Posts: 50

PostPosted: Wed Dec 17, 2008 5:14 am    Post subject: Reply with quote

@DML

I`m not trying to get the ITIL-Expert, it`s more the "nice to have" aspect. My company wants me personally to gain v3 knowledge (achieved exams are`nt expected). Also v2 levels will be history at the latest by the end of next year, so why concentrate on it.

@MVPS

Don`t get me wrong, but at the moment I have no confidence in anyone with a badge. Wink

@UKVIKING

I don`t know if you`ve seen the v3 multiple choice exams, but they are not as easy as you`d think. You have 8 scenerios. To each scenerio you have a choice of four answers. The best answer gives you 5 points, the second best 3, the third best 1 and worst answer 0. You need 70% to pass. You don`t have to explain the processes, but you do have to know and understand them to give the right answer.

I don`t believe 7 days studying for 11 processes and a written exam makes you any better than 25 days studying 23 processes, the life cycles, and 5 multiple choice exams. Theory and an achieved level is one thing, adapting and implementing ITIL good practises into a companies best practises is the challenge.

Service Management and ITIL is nothing new. I`ve been in the IT business since 25 years and the socalled "good practises" are just a standardisation of processes, procedures and workflows of the partially unorganised and unmanaged way things have been done in the past. What ITIL/ISO20000/COBIT is doing is just another step into the industrialisation of IT.
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Diarmid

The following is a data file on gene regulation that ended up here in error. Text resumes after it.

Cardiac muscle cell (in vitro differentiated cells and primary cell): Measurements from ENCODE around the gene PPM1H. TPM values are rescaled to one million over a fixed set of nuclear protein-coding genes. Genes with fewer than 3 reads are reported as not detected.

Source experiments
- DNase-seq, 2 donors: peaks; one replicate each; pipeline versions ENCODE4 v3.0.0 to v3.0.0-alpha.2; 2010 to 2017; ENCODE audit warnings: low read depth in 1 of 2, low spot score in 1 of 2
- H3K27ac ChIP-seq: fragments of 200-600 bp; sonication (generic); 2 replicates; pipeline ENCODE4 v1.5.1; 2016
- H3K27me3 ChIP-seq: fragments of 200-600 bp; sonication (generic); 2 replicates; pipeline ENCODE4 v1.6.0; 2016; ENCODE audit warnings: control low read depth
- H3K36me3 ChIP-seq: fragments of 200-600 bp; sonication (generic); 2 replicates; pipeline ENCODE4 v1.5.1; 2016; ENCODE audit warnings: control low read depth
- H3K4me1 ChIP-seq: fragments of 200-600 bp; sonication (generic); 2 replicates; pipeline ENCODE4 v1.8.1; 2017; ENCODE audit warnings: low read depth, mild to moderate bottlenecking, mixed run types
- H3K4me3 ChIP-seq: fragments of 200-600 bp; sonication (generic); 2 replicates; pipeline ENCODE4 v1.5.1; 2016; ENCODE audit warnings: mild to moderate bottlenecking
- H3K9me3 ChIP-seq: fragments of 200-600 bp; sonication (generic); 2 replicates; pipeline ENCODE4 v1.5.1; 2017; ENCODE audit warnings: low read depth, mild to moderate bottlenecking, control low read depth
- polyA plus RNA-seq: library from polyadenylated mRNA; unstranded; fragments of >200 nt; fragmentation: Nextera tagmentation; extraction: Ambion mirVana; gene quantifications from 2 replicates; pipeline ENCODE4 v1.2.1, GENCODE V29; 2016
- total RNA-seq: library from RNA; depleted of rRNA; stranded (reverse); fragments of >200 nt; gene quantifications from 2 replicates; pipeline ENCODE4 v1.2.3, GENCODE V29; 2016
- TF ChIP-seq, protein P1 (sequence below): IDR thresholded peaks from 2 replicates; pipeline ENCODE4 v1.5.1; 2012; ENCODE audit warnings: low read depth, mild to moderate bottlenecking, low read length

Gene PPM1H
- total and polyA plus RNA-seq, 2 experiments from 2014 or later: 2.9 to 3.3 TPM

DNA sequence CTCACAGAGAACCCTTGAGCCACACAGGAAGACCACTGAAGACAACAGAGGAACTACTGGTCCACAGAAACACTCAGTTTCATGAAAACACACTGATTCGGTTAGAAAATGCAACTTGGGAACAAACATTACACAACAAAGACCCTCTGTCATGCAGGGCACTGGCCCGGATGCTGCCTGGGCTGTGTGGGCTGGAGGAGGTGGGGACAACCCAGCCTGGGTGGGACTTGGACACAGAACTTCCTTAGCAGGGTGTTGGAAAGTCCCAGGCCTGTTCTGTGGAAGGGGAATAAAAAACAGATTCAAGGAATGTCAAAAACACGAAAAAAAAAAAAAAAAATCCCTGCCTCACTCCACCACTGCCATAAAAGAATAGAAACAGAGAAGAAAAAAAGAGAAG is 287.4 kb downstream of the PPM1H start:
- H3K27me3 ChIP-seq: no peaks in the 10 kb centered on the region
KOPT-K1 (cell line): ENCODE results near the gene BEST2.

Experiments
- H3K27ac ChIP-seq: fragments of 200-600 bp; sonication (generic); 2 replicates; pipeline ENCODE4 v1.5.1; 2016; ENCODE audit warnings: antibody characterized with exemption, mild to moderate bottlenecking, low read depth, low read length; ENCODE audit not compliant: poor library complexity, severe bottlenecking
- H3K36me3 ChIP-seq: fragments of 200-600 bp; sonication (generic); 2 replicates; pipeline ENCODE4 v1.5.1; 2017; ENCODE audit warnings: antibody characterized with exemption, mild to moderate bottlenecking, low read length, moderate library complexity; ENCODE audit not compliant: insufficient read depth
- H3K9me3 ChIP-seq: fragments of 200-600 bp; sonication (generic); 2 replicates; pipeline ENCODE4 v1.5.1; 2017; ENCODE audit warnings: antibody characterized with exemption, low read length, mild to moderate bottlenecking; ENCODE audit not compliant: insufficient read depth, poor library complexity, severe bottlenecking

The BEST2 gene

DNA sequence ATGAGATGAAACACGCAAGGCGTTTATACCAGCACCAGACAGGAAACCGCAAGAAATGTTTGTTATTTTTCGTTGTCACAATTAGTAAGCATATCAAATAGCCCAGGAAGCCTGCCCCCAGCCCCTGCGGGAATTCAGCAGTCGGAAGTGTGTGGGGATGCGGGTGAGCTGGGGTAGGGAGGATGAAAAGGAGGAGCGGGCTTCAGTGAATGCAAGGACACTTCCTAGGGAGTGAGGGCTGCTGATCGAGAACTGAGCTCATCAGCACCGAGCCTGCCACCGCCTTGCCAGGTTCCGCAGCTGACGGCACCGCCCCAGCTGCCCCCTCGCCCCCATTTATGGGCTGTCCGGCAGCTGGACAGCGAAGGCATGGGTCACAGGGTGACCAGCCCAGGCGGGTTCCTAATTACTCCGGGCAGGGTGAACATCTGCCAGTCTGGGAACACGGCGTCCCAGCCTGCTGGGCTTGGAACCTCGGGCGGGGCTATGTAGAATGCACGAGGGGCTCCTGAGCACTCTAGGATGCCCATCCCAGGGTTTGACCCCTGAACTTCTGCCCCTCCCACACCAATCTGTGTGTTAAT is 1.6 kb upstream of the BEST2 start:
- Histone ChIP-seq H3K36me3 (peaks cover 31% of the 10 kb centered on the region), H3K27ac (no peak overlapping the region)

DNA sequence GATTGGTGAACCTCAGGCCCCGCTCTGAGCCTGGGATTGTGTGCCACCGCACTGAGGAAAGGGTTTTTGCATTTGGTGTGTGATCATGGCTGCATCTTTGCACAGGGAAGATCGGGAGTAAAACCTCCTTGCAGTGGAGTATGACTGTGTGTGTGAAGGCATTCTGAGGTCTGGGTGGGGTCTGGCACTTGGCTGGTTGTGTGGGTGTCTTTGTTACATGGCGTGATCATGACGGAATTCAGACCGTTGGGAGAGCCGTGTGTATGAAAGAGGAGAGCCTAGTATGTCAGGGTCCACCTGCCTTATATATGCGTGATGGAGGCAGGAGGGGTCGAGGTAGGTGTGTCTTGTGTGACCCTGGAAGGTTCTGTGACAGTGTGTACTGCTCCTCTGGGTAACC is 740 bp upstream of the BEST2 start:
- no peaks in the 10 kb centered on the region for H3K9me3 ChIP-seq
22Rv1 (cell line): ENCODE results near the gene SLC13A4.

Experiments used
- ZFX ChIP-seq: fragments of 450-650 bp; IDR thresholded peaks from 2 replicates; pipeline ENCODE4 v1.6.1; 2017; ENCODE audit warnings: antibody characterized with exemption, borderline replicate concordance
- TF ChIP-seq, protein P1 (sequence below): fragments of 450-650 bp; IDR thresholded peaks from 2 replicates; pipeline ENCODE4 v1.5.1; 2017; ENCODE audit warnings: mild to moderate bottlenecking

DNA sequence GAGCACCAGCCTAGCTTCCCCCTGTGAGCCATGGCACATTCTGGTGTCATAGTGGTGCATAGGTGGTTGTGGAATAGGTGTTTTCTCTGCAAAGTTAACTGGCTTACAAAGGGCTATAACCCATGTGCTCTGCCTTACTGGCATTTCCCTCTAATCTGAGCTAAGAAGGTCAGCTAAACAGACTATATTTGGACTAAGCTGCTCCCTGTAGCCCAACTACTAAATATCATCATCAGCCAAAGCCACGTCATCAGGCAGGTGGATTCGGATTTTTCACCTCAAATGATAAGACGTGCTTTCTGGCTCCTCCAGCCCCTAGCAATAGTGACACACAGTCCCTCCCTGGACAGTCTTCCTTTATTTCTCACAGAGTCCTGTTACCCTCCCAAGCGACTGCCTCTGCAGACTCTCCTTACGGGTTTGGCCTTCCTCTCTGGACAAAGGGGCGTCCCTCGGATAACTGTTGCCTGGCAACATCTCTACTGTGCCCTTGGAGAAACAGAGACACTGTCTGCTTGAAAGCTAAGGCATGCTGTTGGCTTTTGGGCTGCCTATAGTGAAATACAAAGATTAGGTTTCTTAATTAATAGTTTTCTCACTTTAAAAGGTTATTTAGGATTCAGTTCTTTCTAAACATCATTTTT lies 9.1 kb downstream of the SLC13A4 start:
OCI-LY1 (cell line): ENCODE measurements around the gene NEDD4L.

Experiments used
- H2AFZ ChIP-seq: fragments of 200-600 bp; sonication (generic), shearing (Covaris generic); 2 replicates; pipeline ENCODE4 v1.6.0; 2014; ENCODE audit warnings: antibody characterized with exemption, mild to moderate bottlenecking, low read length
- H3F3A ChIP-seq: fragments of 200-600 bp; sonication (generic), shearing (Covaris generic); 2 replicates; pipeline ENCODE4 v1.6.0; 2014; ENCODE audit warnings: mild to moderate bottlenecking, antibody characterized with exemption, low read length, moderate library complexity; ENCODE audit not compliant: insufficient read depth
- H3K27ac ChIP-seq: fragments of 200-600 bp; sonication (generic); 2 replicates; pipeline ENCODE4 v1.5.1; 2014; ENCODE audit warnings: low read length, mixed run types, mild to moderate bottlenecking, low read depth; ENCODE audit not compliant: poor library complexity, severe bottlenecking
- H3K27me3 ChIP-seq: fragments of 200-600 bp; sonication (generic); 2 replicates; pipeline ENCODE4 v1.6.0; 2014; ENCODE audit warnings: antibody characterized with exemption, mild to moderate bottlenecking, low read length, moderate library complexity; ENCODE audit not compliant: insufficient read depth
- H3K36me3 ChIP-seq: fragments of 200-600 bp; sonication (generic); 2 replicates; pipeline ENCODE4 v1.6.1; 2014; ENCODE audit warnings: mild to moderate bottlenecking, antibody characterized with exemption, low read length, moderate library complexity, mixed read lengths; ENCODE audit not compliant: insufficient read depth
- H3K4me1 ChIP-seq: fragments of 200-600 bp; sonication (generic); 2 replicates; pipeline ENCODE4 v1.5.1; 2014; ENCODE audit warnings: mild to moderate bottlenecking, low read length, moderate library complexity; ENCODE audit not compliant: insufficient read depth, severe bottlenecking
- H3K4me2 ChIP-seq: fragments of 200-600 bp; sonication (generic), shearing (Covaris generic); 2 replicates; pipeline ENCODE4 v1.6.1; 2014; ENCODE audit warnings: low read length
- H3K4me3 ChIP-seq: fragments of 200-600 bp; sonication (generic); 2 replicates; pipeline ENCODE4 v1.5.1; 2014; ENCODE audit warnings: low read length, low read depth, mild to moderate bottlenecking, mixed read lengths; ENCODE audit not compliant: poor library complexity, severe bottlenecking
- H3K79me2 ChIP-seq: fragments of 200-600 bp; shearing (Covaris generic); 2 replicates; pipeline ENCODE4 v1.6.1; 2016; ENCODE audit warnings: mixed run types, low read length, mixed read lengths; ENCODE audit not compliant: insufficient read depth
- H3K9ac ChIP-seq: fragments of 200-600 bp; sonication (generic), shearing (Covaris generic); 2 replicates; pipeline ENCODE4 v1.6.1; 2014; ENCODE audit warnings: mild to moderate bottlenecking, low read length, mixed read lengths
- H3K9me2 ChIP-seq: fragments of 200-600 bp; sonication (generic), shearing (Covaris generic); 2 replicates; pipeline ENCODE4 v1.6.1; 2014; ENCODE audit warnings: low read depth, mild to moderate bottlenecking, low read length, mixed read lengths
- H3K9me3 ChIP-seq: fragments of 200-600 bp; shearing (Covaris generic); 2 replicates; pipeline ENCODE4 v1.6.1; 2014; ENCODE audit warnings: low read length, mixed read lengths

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Joined: Mar 04, 2008
Posts: 1884
Location: Newcastle-under-Lyme

PostPosted: Wed Dec 17, 2008 7:28 pm    Post subject: Reply with quote

aucade wrote:
Also v2 levels will be history at the latest by the end of next year, so why concentrate on it.


There are so many ways of saying something.

v2 exams may become "history" soon, but it will be a very long time before the qualification acquires that status. Unless, of course, the world goes completely mad.
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UKVIKING
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Joined: Sep 16, 2006
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Location: London, UK

PostPosted: Wed Dec 17, 2008 7:42 pm    Post subject: Reply with quote

aucade

The Manager's course is 10 days -

5 8 hour days for Service Delivery for 5 processes
5 8 hour days for Service Support for 5 processes and a function

The exam is 2 3 hour essay exams over 2 days with 5 questions per day

V2 is not dead.

V3 is merely the next step in the organization of the processes

For example change management

in V2 it is in Service Support
in V3 it is in Service Transition

The process itself does not change, just where it fits in the whole process.

The courses and how they are written I dont have a problem with

The exam structure I do have a problem with

The fixed costs in the Foundation (v2) & Practitioner exams are low compared to the cost / time involve with the manager's exams. The costs of getting location, the exam itself and the processing of the answers by graders slows the process down to a crawl. And of course increases the cost for the exam. It is not a high profit item for the

Multiple guess exams however are cheap. Official testing centres that are certified by Prometric or other tetsing bodies. I think Prometric is the big one.